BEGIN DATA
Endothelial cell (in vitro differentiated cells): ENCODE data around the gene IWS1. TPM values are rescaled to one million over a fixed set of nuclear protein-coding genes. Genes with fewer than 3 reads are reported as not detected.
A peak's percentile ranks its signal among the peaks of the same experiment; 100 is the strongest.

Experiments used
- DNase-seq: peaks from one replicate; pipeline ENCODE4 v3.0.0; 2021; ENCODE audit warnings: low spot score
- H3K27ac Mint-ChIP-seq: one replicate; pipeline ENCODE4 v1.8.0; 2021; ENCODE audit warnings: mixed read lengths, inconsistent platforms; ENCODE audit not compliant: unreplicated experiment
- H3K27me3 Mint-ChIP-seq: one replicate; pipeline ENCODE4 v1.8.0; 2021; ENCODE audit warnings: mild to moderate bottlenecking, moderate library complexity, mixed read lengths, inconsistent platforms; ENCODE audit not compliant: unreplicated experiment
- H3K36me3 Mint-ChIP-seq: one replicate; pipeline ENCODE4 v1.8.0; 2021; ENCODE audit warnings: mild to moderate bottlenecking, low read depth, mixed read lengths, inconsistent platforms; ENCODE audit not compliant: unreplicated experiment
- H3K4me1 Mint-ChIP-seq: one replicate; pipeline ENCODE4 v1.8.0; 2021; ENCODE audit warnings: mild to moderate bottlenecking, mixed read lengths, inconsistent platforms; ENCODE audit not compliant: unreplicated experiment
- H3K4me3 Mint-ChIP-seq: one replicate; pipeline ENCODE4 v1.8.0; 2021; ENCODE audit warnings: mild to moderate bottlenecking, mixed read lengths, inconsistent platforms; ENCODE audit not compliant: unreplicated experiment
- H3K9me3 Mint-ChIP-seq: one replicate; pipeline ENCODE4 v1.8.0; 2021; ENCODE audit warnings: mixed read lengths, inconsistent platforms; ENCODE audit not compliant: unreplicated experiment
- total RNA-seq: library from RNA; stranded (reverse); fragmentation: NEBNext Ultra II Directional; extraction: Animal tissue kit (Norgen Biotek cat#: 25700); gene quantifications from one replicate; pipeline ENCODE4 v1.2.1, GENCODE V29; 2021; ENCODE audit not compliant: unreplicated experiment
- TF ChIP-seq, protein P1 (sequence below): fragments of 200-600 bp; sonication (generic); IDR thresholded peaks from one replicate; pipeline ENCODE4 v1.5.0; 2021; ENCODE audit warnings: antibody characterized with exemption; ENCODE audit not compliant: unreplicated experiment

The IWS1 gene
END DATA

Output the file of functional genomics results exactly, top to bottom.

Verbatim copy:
Endothelial cell (in vitro differentiated cells): ENCODE data around the gene IWS1. TPM values are rescaled to one million over a fixed set of nuclear protein-coding genes. Genes with fewer than 3 reads are reported as not detected.
A peak's percentile ranks its signal among the peaks of the same experiment; 100 is the strongest.

Experiments used
- DNase-seq: peaks from one replicate; pipeline ENCODE4 v3.0.0; 2021; ENCODE audit warnings: low spot score
- H3K27ac Mint-ChIP-seq: one replicate; pipeline ENCODE4 v1.8.0; 2021; ENCODE audit warnings: mixed read lengths, inconsistent platforms; ENCODE audit not compliant: unreplicated experiment
- H3K27me3 Mint-ChIP-seq: one replicate; pipeline ENCODE4 v1.8.0; 2021; ENCODE audit warnings: mild to moderate bottlenecking, moderate library complexity, mixed read lengths, inconsistent platforms; ENCODE audit not compliant: unreplicated experiment
- H3K36me3 Mint-ChIP-seq: one replicate; pipeline ENCODE4 v1.8.0; 2021; ENCODE audit warnings: mild to moderate bottlenecking, low read depth, mixed read lengths, inconsistent platforms; ENCODE audit not compliant: unreplicated experiment
- H3K4me1 Mint-ChIP-seq: one replicate; pipeline ENCODE4 v1.8.0; 2021; ENCODE audit warnings: mild to moderate bottlenecking, mixed read lengths, inconsistent platforms; ENCODE audit not compliant: unreplicated experiment
- H3K4me3 Mint-ChIP-seq: one replicate; pipeline ENCODE4 v1.8.0; 2021; ENCODE audit warnings: mild to moderate bottlenecking, mixed read lengths, inconsistent platforms; ENCODE audit not compliant: unreplicated experiment
- H3K9me3 Mint-ChIP-seq: one replicate; pipeline ENCODE4 v1.8.0; 2021; ENCODE audit warnings: mixed read lengths, inconsistent platforms; ENCODE audit not compliant: unreplicated experiment
- total RNA-seq: library from RNA; stranded (reverse); fragmentation: NEBNext Ultra II Directional; extraction: Animal tissue kit (Norgen Biotek cat#: 25700); gene quantifications from one replicate; pipeline ENCODE4 v1.2.1, GENCODE V29; 2021; ENCODE audit not compliant: unreplicated experiment
- TF ChIP-seq, protein P1 (sequence below): fragments of 200-600 bp; sonication (generic); IDR thresholded peaks from one replicate; pipeline ENCODE4 v1.5.0; 2021; ENCODE audit warnings: antibody characterized with exemption; ENCODE audit not compliant: unreplicated experiment

The IWS1 gene